Sleep Apnea In Children

What Is Sleep Apnea?

Obstructive sleep apnea is when the airway collapses (or partially collapses)during sleep and blocks or limits the flow of air to the lungs.

The person tries to continue to breathe, but the harder they try, the tighter the airway closes.

Eventually, the brain “wakes up” the person to a lighter level of sleep and the person will reposition their jaw and tongue to open the airway- usually with a gasp or snort.

The sleeper will then usually start the whole process over again. This can happen hundreds of times per night!!

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Stages Of Sleep Apnea

Obviously, being suffocated many times per hour will result in a less that restful night of sleep. There are four main stages of sleep.

  • Stage one- Transition sleep: This should account for roughly 5% of total sleep time.
  • Stage two- Light Sleep: This should account for about 45% of total sleep time.
  • Stage Three-Deep Sleep: This is when he body heals itself and performs many important reparative functions. Ideally, this should account for 25% of total sleep time. People who have a lack of deep sleep tend to be physically tired and notice more general pain.
  • REM- Rapid Eye Movement (REM sleep): This is where most of your memorable dreaming comes from. It should account for about 25% of your sleep time. People that have a lack of REM sleep tend to feel mentally tired and have a difficult time concentrating.

It is crucial that we get the necessary amount of deep sleep and REM sleep so that we can live happy, healthy lives. We can help you reach this goal. Contact our office today. (262) 970-0111

Sleep Apnea Also Affects Children

Sleep apnea also affects children. Usually this is due to the child having large tonsils and/or adenoids that obstruct the airway; just like in adults, often snoring is a sign of an obstructed airway. It’s not “cute” when your child snores just like Daddy. Typically, children do not snore as loudly as an adult, but any airway noise is a concern. It is a serious health problem and has been shown to lower their IQ by as much as 10 points. Some of the problems common in children that have been linked to sleep apnea include:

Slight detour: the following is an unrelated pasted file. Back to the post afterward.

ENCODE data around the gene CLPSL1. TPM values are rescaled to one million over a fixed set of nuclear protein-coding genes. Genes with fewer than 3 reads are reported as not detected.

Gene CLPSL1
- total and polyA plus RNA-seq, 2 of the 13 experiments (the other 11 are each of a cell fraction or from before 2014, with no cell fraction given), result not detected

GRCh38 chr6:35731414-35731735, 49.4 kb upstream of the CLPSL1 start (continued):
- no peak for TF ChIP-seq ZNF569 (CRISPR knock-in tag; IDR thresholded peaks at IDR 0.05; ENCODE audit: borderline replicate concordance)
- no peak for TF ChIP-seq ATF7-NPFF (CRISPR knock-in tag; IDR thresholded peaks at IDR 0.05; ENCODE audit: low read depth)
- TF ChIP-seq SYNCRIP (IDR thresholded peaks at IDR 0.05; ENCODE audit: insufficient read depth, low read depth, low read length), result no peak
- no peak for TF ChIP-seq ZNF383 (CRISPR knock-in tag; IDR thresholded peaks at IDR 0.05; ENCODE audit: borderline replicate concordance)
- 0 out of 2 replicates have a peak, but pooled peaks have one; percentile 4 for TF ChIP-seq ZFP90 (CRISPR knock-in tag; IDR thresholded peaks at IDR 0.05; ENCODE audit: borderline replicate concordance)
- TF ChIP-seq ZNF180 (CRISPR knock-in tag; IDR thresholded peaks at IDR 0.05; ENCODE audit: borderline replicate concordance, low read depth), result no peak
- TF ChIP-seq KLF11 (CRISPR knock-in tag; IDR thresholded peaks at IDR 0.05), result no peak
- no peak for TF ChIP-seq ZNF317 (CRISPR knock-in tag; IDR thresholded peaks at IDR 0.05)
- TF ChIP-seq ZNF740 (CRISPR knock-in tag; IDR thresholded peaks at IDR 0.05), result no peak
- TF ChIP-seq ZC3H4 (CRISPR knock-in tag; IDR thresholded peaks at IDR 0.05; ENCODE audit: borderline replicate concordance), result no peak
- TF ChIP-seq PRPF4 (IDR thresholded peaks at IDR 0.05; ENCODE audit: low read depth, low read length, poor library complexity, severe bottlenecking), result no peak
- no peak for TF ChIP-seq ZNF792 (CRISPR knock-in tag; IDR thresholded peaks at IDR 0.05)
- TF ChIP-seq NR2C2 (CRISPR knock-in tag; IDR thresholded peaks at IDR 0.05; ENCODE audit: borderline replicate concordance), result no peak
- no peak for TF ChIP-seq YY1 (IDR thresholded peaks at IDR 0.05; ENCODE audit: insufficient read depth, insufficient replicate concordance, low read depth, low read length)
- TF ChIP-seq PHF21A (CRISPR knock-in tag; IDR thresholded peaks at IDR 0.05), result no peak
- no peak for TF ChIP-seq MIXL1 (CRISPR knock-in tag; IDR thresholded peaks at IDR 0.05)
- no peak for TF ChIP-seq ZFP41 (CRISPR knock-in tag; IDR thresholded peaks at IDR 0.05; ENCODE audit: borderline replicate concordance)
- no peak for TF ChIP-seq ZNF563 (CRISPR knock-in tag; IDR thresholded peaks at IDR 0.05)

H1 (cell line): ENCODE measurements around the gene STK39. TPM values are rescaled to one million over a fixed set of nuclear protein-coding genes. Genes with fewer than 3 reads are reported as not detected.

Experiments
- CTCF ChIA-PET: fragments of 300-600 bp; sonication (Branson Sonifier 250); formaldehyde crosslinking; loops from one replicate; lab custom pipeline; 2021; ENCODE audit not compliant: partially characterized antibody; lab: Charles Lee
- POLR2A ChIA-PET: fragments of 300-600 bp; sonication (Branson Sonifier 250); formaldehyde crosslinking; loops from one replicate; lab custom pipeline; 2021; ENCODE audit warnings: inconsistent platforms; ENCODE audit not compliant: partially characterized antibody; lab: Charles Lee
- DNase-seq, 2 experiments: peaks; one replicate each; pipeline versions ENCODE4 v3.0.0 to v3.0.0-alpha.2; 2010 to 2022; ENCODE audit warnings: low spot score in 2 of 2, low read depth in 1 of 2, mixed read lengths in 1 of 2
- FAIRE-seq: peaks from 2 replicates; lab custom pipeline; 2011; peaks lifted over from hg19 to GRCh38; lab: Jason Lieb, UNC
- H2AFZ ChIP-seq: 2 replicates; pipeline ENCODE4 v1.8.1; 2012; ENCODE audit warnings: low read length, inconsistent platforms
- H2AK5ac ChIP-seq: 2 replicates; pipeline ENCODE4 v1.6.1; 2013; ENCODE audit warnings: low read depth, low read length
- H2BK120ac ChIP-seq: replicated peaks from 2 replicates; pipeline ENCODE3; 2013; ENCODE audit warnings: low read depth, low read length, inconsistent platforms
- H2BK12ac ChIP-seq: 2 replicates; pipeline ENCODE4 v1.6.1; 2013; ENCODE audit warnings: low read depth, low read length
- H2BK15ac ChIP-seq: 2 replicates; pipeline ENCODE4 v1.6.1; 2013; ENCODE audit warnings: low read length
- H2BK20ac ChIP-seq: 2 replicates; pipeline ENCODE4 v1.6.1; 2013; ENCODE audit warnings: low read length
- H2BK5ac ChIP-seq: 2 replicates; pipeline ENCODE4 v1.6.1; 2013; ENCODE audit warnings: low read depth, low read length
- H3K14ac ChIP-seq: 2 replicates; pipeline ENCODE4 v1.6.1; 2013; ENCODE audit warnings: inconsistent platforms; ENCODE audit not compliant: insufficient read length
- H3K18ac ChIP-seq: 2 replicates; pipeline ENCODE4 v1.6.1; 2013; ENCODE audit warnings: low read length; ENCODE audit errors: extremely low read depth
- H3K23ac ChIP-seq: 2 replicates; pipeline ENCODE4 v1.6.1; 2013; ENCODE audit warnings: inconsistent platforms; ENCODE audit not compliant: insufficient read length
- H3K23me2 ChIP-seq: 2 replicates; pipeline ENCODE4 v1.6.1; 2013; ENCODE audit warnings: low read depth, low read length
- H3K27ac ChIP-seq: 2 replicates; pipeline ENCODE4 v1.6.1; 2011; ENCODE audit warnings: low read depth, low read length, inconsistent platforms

• Attention Deficit Disorder (ADD) and ADHD
  • Mood disorders
  • Bed wetting
  • Problems learning
  • Aggressive behavior
  • Difficulty coping
  • Frequent tantrums or “melt downs”
  • Fight bedtime
  • Get up frequently during the night
  • Night Terrors
  • Unusual Sleeping Positions ( especially an arched neck)

Your child does NOT need to have ALL of these issues to be diagnosed with sleep disorder breathing. Any one of these can be a clue to this disorder. If you suspect your child may have an airway problem during sleep, please call our office for a consultation and screening. THIS IS TOO IMPORTANT TO IGNORE OR TAKE A “WAIT AND SEE” APPROACH!!

How Sleep Apnea Is Treated

The quality of your sleep greatly affects your quality of life. The good news is that help is readily available from a sleep apnea clinic and usually doesn’t require medications. If you think you may have sleep apnea or you know someone who might, please ask us for a referral to a qualified sleep specialist in your area, or talk to your primary care doctor. Treating sleep apnea can add more life to your years and more years to your life.

Oral appliance therapy has become a widely used and accepted method of treating sleep disordered breathing in adults. The gold standard therapy for adults with obstructive sleep apnea (OSA) is continuous positive airway pressure (CPAP). Although CPAP is usually very effective in treating OSA, there are many patients who are not able to tolerate its use. If you have tried to use CPAP but have given up on using the therapy, an oral appliance may be for you. Contact Stumpf Dental for a consultation.